Tadpoles: an environmental “watchfrog”
Posted on April, 17th 2014.
The start-up company WatchFrog has developed a surprising biotechnology to assess water quality: florescent larvae.
WatchFrog, a start-up specialized in environmental risk assessment, has developed a surprising biotechnology to assess water quality: florescent larvae. This reliable method is five to ten times faster than conventional tests.
Wastewater discharged from wastewater treatment plants contains micropollutants from human activity (solvents, cosmetics, medication, food additives, etc.). Although only present in very small amounts, some pose a risk to the health of living organisms by permanently and irreversibly disrupting hormonal activity. These pollutants are called endocrine disruptors. WatchFrog set out to detect them using biological tests.
To be reliably identified, disruptors must be tested on an organism with a hormonal system. For WatchFrog, the challenge was to reconcile this requirement with ethical standards and the potential to roll out the process on an industrial scale. The company decided to use genetically-modified amphibian and fish larvae, physiologically very close to human beings, as its “environmental watchfrogs.” Using biomarkers, they emit a light when they come into contact with endocrine disruptors. “What makes this technology so original is the fact that it combines the advantages of an in vivo model – which takes into account the metabolism, and the relevance of the tests to human beings – with the ease, sensitivity, automation and low-cost of an in vitro model.”.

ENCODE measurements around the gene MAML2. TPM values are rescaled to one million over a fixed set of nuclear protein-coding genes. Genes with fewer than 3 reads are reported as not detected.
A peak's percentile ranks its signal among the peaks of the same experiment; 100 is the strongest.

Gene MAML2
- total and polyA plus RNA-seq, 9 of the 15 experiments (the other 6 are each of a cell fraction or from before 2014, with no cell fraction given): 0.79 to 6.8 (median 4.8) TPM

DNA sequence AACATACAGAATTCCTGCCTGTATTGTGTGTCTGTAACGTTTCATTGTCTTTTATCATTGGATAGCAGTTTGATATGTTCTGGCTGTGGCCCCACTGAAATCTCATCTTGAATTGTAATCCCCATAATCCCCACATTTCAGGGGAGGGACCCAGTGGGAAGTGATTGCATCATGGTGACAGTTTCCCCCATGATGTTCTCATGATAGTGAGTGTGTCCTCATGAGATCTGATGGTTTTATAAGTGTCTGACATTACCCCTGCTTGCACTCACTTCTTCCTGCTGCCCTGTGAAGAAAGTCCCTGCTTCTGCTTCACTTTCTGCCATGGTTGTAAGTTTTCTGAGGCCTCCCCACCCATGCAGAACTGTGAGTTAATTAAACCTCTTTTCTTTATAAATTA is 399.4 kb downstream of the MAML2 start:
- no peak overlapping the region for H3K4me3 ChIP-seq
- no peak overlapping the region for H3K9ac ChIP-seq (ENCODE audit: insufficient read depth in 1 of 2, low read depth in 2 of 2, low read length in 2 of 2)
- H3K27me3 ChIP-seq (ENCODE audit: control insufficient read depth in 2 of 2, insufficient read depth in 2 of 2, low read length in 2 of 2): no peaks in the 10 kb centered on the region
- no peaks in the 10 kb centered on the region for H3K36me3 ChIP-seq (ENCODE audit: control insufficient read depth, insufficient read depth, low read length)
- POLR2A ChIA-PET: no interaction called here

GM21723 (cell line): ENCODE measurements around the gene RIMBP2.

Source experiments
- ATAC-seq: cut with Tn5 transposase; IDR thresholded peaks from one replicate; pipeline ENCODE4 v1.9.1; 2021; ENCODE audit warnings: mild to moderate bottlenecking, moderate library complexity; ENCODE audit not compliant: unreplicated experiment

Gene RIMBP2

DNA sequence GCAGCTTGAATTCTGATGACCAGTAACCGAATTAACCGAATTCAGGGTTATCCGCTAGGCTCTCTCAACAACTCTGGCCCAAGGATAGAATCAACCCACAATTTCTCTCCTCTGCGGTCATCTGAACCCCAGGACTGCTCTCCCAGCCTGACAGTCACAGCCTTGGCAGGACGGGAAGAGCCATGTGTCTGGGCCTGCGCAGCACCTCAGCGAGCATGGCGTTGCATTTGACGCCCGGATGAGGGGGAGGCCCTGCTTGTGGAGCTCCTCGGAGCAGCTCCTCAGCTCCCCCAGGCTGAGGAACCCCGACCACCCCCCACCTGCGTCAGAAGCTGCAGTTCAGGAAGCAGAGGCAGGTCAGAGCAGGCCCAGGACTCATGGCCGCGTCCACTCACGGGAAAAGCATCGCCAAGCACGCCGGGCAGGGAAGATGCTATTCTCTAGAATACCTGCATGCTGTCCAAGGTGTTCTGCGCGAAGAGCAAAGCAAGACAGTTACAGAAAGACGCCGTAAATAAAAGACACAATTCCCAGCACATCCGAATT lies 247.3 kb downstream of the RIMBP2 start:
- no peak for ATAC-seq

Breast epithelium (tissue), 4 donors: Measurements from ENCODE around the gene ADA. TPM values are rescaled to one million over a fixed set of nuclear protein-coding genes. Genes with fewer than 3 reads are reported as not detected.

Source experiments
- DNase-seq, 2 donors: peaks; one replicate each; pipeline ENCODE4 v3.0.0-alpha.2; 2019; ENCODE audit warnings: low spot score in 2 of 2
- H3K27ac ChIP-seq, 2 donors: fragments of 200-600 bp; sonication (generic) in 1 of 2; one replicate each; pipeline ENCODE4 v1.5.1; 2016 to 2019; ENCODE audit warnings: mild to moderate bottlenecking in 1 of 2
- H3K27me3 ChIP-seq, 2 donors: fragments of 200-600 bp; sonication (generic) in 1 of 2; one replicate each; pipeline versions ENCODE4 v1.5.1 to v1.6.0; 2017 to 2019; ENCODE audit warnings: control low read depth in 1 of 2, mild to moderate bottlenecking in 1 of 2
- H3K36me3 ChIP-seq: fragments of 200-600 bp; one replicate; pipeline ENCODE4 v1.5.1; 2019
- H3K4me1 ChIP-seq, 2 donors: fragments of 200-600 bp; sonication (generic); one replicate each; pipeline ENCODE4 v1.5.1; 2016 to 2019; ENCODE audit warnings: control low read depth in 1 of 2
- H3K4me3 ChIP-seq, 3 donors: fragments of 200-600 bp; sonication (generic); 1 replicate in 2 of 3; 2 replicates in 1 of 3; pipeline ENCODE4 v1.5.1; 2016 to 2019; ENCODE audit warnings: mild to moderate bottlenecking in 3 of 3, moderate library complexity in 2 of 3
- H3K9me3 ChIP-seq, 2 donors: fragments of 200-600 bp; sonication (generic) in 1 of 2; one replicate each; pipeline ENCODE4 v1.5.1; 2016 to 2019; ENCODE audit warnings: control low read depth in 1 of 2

The WatchFrog method enables companies specializing in wastewater treatment to develop advanced tertiary treatment technology. This set of complementary procedures further reduces the presence of micropollutants. Because today, water is not just cleaned, it’s recycled. In some arid countries, 20% of wastewater is reused indirectly. In Windhoek, Namibia, 35% of water consumed is sourced from recycled wastewater. In space, and on the Concordia Antarctic base, for example, water is 100% recycled!
Main picture: Photothèque Veolia - Christophe Majani d'Inguimbert